Biogen shares drop after Alzheimer’s drug trial setback
Shares of Biogen Inc. dropped more than 3 percent Thursday after the Cambridge biotech reported that an experimental Alzheimer’s drug it’s co-developing with a Japanese company showed disappointing results in a mid-stage clinical trial.
But the setback involves only one of a half dozen compounds Biogen is developing to target Alzheimer’s disease, the memory-ravaging neurodegenerative disorder that is expected to affect about one in nine baby boomers and cost the nation $1 trillion by 2050.
The findings have no bearing on Biogen’s lead Alzheimer’s drug candidate, called aducanumab, which uses a different mechanism to fight the disease. Over the past two years, Biogen has published encouraging data showing that aducanumab reduced the amyloid plaque buildup around neurons that many scientists have pegged as an Alzheimer’s trigger. That has slowed cognition decline in a small number of patients in early-stage studies.
“Our research on Alzheimer’s continues,” Biogen spokesman Matt Fearer said Thursday. “Aducanumab is chugging along. This is an unrelated compound.”
Nonetheless, Biogen shares fell $10.95 to $322.52, a loss of 3.3 percent, after the drug being tested failed to meet a clinical measure set by Biogen and its partner, Tokyo-based Eisai Company Ltd., in a 12-month analysis. The clinical study involving 856 patients at 118 trial sites globally, will continue and the drug makers plan to conduct an updated analysts after 18 months.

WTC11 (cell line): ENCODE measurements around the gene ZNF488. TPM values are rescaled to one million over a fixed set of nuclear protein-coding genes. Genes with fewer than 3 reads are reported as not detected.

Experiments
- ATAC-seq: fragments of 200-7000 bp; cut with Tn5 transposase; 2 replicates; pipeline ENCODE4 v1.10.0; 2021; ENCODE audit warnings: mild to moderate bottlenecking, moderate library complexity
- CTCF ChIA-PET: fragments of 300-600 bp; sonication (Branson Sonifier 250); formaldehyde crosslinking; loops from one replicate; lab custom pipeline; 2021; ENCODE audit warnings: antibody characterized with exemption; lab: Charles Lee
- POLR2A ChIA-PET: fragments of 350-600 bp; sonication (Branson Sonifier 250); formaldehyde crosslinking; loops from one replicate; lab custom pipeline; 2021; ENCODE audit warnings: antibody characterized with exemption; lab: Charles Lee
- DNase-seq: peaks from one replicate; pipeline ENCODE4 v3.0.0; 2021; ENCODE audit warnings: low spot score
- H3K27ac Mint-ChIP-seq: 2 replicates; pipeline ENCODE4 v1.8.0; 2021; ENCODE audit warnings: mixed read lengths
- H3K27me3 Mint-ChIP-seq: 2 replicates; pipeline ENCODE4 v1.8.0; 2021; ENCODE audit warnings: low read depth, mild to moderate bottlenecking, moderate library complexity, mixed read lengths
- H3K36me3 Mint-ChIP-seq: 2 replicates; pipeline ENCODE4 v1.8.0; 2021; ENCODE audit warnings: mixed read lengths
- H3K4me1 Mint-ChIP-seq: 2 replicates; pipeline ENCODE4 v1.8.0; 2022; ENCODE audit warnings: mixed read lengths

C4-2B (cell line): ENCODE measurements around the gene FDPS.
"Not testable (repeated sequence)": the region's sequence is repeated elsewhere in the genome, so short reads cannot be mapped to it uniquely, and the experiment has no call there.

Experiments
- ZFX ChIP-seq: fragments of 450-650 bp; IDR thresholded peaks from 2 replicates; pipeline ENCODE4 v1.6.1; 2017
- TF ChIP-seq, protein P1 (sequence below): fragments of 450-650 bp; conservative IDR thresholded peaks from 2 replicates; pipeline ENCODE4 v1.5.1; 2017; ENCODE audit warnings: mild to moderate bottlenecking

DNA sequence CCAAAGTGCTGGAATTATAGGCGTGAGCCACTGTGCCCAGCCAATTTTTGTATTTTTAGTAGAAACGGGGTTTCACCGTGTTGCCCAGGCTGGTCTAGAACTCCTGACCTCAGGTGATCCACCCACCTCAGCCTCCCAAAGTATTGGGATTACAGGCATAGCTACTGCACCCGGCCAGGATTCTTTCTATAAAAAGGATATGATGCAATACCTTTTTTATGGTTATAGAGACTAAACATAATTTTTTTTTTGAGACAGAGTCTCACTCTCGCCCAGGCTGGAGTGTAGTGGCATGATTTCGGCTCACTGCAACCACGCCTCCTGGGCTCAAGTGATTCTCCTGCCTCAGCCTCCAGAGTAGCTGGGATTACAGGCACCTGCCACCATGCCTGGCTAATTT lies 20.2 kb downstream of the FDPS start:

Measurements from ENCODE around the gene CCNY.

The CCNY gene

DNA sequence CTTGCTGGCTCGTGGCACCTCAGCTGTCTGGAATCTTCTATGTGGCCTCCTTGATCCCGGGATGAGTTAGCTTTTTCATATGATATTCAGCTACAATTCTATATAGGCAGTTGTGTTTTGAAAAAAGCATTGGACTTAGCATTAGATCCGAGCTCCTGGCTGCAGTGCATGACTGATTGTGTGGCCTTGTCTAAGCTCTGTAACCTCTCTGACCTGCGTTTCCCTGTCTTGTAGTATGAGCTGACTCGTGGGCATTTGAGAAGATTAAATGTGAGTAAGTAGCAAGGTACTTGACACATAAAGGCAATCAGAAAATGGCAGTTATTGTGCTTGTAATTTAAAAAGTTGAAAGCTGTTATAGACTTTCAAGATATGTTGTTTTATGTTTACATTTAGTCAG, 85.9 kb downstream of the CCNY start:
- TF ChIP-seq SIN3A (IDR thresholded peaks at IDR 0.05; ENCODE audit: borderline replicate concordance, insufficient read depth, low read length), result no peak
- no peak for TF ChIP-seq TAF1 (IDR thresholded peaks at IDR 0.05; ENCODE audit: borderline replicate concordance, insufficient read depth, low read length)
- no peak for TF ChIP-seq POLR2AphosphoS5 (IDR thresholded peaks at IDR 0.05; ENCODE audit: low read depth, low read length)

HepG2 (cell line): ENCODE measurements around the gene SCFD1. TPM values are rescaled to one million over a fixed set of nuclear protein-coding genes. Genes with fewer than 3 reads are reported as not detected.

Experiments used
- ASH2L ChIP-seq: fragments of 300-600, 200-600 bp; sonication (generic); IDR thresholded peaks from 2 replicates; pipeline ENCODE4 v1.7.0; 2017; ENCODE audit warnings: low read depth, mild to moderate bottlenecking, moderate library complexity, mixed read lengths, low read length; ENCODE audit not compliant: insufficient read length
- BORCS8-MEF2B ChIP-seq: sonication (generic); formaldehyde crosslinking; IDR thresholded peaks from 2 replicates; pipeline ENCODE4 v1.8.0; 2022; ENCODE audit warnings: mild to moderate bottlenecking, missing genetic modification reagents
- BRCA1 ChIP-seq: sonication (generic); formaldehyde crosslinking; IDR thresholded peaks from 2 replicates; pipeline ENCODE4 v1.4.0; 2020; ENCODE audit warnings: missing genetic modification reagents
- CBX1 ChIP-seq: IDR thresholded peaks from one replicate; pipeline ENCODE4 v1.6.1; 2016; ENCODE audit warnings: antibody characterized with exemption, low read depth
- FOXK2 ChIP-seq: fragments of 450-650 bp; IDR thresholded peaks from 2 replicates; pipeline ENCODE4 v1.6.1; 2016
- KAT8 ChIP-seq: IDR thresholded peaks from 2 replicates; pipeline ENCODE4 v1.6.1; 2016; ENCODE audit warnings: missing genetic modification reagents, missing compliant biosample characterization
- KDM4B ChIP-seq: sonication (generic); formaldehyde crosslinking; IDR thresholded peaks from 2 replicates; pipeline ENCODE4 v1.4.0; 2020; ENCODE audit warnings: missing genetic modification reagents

Dozens of other experimental Alzheimer’s drug programs have failed over the past two decades, including well-capitalized efforts by pharmaceutical giants such as Merck & Co. and Eli Lilly & Co. More than a dozen new drug candidates are in late-stage trials, and Biogen is about halfway through enrolling the 2,700 patients worldwide for its late-stage trial of aducanumab.
But scientists remain a long way from developing a cure for Alzheimer’s.
Biogen, considered a front-runner in the race to develop the first treatment, is exploring other approaches beyond amyloid plaque, including one targeting neurofibrillary tangles made up of tau protein deposits in the brain. Its researchers are also seeking to understand the connection between amyloid and tau in the development of the neurodegenerative disorder.